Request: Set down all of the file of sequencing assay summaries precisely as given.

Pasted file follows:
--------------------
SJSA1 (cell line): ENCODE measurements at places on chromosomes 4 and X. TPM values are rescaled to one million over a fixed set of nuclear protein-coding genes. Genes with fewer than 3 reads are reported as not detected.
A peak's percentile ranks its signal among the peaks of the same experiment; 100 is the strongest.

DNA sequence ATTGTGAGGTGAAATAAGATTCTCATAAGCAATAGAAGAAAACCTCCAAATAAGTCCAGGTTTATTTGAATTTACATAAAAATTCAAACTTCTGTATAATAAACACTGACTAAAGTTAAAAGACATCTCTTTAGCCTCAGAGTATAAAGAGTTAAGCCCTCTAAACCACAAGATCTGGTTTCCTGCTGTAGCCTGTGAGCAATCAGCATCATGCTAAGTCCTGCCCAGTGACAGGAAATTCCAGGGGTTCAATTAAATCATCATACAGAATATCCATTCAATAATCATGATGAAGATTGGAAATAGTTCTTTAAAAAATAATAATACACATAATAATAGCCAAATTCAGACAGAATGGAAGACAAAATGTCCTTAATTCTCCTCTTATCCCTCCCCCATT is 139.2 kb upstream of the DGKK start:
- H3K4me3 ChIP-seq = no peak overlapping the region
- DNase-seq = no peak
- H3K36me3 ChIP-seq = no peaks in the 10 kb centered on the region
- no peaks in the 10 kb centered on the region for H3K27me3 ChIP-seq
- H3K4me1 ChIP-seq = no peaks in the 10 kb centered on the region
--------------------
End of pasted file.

SJSA1 (cell line): ENCODE measurements at places on chromosomes 4 and X. TPM values are rescaled to one million over a fixed set of nuclear protein-coding genes. Genes with fewer than 3 reads are reported as not detected.
A peak's percentile ranks its signal among the peaks of the same experiment; 100 is the strongest.

DNA sequence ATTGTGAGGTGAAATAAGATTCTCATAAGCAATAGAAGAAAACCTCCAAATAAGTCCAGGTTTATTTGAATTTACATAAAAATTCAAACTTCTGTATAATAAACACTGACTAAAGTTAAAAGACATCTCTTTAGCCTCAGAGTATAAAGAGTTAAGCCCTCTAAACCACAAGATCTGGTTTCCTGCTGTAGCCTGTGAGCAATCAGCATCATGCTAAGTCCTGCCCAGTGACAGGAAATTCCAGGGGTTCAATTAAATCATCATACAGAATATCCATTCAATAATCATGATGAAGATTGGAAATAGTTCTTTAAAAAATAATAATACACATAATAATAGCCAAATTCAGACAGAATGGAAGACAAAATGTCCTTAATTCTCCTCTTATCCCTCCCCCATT is 139.2 kb upstream of the DGKK start:
- H3K4me3 ChIP-seq = no peak overlapping the region
- DNase-seq = no peak
- H3K36me3 ChIP-seq = no peaks in the 10 kb centered on the region
- no peaks in the 10 kb centered on the region for H3K27me3 ChIP-seq
- H3K4me1 ChIP-seq = no peaks in the 10 kb centered on the region